2020 mobile and the 1989 desktop

I see an analogy between the desktop machines of 1989 and today’s mobile phones. Say what?! The 89 desktops ran programs (equivalent to the 2020 mobile apps) that were mostly standalone. Often they did not connect to a server via dialup. And those that did rarely connected to other programs, on the same PC or on another PC or Mac. But surely this is completely different on 2020 phones? Well today’s apps connect to their servers. But apps rarely link to other apps, on the same phone or other phones.

It is as though a typical app is like its own silo, like the 89 programs.

Something else. When you look at a webpage, you expect to see links to other webpages. An axiomatic feature of the Web. But when you look at a mobile app, how often do you see a link to another app?

Another item. On mobile globally, 80% of the time is in apps, 20% in a browser. Mobile use is dominated by apps. It also means that the value we see in a well chosen domain name is largely irrelevant on mobile. Domains go in browsers, which are only used 20% of the time on phones.

So what, you think? Maybe this is all some hypothetical gedanken. Can we run with it? Yes. 1989 was the birth of the Web. And the web grew up on the desktops of the 90s. Those years were a turning point. The Web led us to programs called webpages or websites; we don’t usually call them programs, but that’s what they are. What the 89 programs did not have was the Web.

The 2020 apps lack an equivalent Web at the visible UX level. Remember, the real Web is all about visible links (URLs). Speaking of which, in an URL, the most important part is the domain. That is the brand. That’s what users who use a browser focus on. All the other stuff to the right of the domain can be gibberish. (Often is to the average user.)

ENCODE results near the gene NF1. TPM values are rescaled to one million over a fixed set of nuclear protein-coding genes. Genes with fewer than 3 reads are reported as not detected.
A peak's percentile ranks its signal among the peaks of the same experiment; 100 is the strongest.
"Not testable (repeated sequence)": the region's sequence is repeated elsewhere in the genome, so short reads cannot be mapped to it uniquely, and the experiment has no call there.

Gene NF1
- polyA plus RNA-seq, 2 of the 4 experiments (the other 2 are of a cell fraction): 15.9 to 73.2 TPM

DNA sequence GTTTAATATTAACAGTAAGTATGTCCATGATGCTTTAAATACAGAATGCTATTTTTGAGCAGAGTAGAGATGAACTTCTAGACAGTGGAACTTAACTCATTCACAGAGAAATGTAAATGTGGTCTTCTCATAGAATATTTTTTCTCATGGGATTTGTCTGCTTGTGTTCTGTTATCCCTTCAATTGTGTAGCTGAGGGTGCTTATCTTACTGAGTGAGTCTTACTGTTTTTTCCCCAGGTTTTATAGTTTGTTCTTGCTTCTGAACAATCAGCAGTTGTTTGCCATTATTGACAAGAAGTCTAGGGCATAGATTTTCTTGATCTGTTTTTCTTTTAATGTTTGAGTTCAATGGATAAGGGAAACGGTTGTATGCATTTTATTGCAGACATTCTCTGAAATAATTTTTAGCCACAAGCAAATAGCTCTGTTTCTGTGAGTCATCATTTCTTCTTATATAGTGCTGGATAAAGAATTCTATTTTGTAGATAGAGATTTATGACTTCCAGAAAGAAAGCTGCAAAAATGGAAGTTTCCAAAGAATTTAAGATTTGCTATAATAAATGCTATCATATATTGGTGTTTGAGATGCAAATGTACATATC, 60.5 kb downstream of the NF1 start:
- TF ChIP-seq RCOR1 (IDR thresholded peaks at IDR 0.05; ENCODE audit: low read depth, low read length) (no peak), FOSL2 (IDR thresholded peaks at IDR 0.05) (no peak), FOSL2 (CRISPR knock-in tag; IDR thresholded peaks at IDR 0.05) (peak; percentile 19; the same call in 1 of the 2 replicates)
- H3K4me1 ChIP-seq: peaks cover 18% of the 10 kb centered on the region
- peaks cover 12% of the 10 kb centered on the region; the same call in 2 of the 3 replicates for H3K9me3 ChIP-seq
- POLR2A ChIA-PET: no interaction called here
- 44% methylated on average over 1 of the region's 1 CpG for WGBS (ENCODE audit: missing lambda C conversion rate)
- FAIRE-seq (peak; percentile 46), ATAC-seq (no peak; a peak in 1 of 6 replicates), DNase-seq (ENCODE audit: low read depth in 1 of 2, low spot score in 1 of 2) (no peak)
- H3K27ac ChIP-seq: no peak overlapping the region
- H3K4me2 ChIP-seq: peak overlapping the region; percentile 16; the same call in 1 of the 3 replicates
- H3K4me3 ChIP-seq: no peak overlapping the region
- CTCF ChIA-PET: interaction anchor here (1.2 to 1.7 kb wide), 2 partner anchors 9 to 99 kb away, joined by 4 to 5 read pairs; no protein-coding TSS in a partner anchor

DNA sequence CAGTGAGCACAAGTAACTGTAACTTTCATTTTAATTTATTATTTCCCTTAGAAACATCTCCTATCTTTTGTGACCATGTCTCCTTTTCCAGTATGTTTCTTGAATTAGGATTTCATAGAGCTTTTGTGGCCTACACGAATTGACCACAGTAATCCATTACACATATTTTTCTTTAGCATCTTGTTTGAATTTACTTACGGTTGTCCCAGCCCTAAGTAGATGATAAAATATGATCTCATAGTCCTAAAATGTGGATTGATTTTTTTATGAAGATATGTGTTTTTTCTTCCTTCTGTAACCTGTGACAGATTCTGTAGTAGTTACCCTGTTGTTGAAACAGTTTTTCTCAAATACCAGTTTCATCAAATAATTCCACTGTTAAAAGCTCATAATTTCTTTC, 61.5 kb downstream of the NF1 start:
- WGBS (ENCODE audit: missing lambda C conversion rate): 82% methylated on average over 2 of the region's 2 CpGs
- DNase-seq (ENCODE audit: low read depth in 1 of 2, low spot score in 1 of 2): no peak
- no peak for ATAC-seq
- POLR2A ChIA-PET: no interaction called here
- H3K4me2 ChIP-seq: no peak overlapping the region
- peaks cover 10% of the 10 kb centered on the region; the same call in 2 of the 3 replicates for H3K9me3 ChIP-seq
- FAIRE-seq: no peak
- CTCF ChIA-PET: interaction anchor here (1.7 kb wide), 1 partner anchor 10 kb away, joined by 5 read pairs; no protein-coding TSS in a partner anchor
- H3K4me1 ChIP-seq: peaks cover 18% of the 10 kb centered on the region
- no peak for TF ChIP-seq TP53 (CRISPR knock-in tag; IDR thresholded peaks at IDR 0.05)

Follow this thought. Whatever this new type of link for mobile apps, the most important part is a way to express a brand. The brand is what wetware (your brain) remembers. How about something like [Tutor Jill] for a girl called Jill. Or [Jim Wong MBA] for someone who has an MBA. Or suppose we have a coder called Rahul who lives in India. He might have [Coder ਰਾਹੁਲ]. That’s his name in Punjabi. His brand is in 2 languages. Or we have Ivana Petrova, who wants just her name as her brand in Russian, [Ивана Петрова].

These overcome a persistent and nagging problem with domain naming. Those were a product of their time, (1960–70s). A domain cannot have whitespace. It is written in Roman, a-z, (plus some other symbols) and is case insensitive. With mobile brands, we can overcome those. The enclosing brackets mean we can have whitespace. Because domains have no explicit right delimiter, they cannot have whitespace. Unicode lets a mobile brand be in any language.

If we accept the analogy, then we can look at what happened in the 90s to guide us. One crucial element of the 90s infrastructure was the domain Registrars, like GoDaddy. 1993 stands out in this regard. It was the first time that anyone could buy a dot com domain. Previously only established tech companies had such domains, like IBM or HP. This private ownership of domains was essential for the buildout of the Web in the 90s.

Related was that ICANN, the domain regulator, let domains be owned without the owner having to put a website on it. and the owner could sell the domain to another person. Speculation was tolerated. This spurred demand for domains in the first place, and it made for liquidity in a secondary market, for buying and selling domains.

Also of note is that today there are some 330 million domains, with dot com being the largest TLD, having 120 million domains. Often it is quite hard for you to find a suitable domain for your firm. In contrast, the mobile brand namespace is effectively empty.


There can be mobile brands to link between apps. With Registrars selling these. And owners of the brands can resell them.

Inventor. 20 US patents on cellphones. Founded linket.info for mobile brands for users. Linket competes against Twitch and YouTube. PhD physics.